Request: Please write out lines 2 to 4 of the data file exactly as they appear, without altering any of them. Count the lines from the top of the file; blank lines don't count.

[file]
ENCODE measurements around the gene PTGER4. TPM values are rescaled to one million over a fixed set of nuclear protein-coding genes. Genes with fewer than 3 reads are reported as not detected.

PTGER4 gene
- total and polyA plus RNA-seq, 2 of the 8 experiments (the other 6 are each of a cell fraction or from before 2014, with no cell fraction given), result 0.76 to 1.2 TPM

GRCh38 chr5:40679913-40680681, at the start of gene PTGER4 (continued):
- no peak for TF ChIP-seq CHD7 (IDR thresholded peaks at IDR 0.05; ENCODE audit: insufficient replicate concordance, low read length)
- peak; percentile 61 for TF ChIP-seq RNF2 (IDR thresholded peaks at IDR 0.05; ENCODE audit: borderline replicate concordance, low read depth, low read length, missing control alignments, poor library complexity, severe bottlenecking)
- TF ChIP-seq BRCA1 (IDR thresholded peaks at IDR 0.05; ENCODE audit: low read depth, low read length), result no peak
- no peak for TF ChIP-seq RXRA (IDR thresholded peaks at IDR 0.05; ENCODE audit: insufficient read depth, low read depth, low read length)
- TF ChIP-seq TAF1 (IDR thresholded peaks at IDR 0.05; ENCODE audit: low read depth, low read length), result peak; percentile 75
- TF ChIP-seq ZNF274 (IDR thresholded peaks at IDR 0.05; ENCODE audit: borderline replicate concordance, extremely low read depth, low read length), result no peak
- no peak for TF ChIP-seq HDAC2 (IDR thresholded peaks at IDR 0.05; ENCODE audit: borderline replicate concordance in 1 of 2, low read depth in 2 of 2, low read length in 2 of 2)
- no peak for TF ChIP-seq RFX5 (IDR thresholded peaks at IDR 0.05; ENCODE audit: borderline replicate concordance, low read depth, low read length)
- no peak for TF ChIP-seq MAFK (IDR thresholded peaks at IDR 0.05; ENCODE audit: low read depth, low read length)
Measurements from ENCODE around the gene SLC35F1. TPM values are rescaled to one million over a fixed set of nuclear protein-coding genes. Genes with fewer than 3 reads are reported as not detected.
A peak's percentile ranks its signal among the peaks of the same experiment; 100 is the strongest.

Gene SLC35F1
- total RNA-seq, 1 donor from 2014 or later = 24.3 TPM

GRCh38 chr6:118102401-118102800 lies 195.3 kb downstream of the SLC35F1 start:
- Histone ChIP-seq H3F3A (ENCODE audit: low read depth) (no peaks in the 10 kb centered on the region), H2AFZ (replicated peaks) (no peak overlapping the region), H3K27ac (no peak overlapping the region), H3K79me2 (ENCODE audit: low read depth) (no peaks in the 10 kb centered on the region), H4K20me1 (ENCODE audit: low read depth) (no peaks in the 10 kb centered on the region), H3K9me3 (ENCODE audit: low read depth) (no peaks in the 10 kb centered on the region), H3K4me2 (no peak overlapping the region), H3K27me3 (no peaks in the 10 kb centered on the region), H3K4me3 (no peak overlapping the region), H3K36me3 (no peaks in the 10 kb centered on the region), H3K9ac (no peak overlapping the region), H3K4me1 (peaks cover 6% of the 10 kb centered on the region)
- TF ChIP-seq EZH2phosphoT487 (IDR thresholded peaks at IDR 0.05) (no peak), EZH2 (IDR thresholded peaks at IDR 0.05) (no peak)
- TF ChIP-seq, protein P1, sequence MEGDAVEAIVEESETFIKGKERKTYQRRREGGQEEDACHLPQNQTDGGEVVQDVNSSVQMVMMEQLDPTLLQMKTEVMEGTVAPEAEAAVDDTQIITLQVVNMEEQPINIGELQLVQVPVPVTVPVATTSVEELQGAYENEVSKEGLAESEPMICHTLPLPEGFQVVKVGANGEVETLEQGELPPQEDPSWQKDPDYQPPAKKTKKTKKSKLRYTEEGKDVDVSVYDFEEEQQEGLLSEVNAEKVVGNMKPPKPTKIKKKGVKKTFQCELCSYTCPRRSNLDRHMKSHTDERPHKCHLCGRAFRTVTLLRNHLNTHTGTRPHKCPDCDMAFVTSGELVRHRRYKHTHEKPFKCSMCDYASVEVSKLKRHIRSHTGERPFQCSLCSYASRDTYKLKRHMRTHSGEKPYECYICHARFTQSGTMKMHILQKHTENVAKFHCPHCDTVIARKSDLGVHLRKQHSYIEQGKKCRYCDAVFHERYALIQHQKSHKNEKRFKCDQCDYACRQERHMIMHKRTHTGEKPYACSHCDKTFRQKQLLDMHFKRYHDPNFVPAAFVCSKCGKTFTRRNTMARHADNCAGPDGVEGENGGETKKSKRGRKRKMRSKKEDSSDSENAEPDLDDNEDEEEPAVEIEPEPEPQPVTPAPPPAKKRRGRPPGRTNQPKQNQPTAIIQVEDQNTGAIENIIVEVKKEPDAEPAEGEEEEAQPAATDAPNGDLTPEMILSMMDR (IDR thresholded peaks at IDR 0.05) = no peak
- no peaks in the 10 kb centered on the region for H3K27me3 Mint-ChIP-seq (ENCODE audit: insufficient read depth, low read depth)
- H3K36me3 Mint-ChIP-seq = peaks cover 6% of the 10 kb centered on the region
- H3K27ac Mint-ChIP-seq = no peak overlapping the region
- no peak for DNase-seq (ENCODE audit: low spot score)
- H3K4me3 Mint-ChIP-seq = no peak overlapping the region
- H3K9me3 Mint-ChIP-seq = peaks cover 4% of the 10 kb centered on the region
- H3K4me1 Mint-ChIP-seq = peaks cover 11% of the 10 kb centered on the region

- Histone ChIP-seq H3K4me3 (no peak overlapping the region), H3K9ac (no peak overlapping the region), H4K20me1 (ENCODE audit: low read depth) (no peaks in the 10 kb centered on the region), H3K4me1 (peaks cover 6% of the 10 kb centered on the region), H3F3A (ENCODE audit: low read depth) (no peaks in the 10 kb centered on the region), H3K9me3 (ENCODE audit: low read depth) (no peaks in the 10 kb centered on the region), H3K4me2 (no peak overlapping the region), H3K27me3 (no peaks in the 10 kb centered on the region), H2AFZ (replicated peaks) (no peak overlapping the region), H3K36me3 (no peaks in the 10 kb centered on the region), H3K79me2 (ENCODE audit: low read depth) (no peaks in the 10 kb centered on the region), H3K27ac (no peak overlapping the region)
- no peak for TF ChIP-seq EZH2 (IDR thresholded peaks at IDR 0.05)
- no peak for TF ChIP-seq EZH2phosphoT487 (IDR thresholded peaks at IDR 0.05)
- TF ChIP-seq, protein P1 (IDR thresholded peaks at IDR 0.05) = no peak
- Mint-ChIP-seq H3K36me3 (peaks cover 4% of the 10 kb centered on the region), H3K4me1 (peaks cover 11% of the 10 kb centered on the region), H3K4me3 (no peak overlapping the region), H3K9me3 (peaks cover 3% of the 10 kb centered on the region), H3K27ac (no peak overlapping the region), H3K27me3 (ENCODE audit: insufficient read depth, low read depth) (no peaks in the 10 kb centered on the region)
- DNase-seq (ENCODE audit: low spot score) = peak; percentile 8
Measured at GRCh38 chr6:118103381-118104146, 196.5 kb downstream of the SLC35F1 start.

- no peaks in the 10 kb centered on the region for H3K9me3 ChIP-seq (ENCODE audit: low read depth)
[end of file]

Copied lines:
PTGER4 gene
- total and polyA plus RNA-seq, 2 of the 8 experiments (the other 6 are each of a cell fraction or from before 2014, with no cell fraction given), result 0.76 to 1.2 TPM

GRCh38 chr5:40679913-40680681, at the start of gene PTGER4 (continued):